Behind the Bar Snap Shot

Puerto Vallarta Resort Has a Tourist-Trap Problem. Can This New Bar and Resort Change That?

Some four million people a year pile into Puerto Vallarta, a balmy strip of sand and surf pressed between the Sierra Madre Mountains and Mexico’s Pacific Coast. Most of them spend their time at one of the big resort-hotels, subsisting on a steady diet of sun, swim and umbrella drinks.

Cocktail menus haven’t changed much since the 1990s: lots of rum and vodka, sugar and juice, blenders buzzing in the background. You might stumble on a nice bottle of mezcal, and of course tequila holds its own with the usual brands represented. (This is, after all, Jalisco, the birth state of Mexico’s native spirit.)

Agave Breeze, made with tequila, lemon, pineapple, yellow pepper, basil and agave nectar.

What you almost certainly won’t find? A customized one-of-a-kind tequila.That is, unless you’re staying at Marriott Puerto Vallarta Resort & Spa. It has a house tequila produced exclusively for the resort—not what you’d expect from a chain hotel. But Marriott is wisely giving some local focus to PV, one of the most touristy areas of Mexico.

Sixteen years ago, former general manager Dennis Whitelaw birthed the resort’s tequila project. He came up with the idea of having tequila distilled especially for the hotel and began hunting for the right distillery to produce it. He ended up partnering with Tequila del Señor in Colonia Atlas in Jalisco’s Guadalajara to make a joven ($36), reposado ($41), añejo ($48) and extra añejo ($60), all certified 100 percent blue agave tequila.

Each is balanced and delicate without going too heavy on oak in the aged renditions, allowing the agave to shine. At merely 300 to 500 bottles a year, this is small-production house tequila available only at the resort. (The resort recently changed producers so there is a new season and evolution underway.)

Ceviche and tequila bar.

On top of that, there’s an on-site tequilier. Audrey Formisano, also a sommelier, brings both wine and spirits expertise to the resort. A native of France, where she earned a degree in service and hotel management as well as her sommelier certification, Formisano moved to the U.S. after graduation and worked at Embassy Suites and with Royal Caribbean cruise line. She moved to Puerto Vallarta in 2002 and never left.

She started working at the resort in 2003, and immersed in the native drink of her new home, her knowledge of agave spirits grew. She recalls the early days when the house program was birthed: “Mr. Whitelaw came to me and said, ‘You know, Audrey, we are in Jalisco where tequila was born, and not many of our guests know that.’”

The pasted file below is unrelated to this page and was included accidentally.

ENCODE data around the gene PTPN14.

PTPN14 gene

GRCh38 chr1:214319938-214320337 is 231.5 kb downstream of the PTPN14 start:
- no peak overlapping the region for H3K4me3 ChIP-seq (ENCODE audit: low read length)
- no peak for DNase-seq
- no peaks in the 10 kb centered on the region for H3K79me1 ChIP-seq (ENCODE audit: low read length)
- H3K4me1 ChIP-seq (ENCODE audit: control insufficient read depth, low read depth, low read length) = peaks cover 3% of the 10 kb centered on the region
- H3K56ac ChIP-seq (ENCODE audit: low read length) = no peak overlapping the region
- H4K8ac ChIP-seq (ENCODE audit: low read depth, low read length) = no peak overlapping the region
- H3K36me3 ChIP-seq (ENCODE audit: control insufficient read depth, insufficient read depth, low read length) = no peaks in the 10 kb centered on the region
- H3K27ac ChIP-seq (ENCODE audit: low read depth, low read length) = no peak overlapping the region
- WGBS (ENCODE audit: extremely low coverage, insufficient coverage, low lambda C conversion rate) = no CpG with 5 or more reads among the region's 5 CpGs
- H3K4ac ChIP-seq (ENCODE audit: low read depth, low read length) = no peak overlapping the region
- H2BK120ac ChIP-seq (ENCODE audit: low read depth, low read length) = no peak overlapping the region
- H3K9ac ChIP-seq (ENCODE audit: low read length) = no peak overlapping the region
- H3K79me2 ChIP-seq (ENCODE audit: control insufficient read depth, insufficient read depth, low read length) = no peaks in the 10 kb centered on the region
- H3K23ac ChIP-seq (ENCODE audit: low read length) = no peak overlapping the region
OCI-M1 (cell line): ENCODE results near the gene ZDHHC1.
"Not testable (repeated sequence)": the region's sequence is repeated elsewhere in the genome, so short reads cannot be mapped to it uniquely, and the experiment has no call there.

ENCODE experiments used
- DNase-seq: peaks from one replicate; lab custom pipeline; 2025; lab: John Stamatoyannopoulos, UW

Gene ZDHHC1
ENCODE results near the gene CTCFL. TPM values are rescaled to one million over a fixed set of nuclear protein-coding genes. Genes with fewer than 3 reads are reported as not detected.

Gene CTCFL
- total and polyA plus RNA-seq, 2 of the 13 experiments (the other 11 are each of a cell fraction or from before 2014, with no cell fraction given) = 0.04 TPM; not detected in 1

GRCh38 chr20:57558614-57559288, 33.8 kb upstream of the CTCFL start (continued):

Whitelaw insisted that they start producing their own tequila. “At the beginning, I have to admit I did not take him too seriously,” says Formisano. “But he was extremely serious about it.”

Herb Garden. Virginia Miller

As the house program grew, she earned her tequila somm certification in 2006, eventually supervising the resort’s Mikado restaurant and overseeing its wine cellar, La Cava. She leads tequila tastings, pairing tequila with dinners in the hotel’s magical herb garden, strewn with white lights, surrounded by greenery and herbs used in the kitchen and cocktails.

“It’s always a challenge because each person has a different taste or palate,” says Formisano about tequila food pairings. “The great thing about tequila is that it’s able to pair with almost anything. But tequila is like a language, so I still learn something new almost every day.”

One wishes hotels in general would adopt such customized programs, specific to their region’s food and drink. There are many options for enjoying the house tequila, the most obvious being at one of the bars or restaurants, preferably at the open-air Las Casitas, with the sand and waves at your feet. Or at its new ceviche and tequila bar, which has more than 180 different tequilas to choose from.

Sunset guacamole hour. Virginia Miller

But there’s also that enchanting Herb Garden for private dinners, paired with tequila and cocktails, not to mention the resort’s best food. One of the inspired menus is of regional Mexican dishes and is treated as a journey around the country, exploring its varying cuisines.

The afternoon guacamole prepared poolside is an ideal apéritif hour of tequila, Margaritas, guac and chips. As sunset approaches, it’s a ritual that confirms (if any confirming was needed) the uniqueness of that vibrant Mexico welcome, one that makes the cares and stress of the world blur. Restored by the waves, sunset, lush avocado and slatey, green, mineral goodness of a sip of tequila, it’s almost impossible not to feel grateful.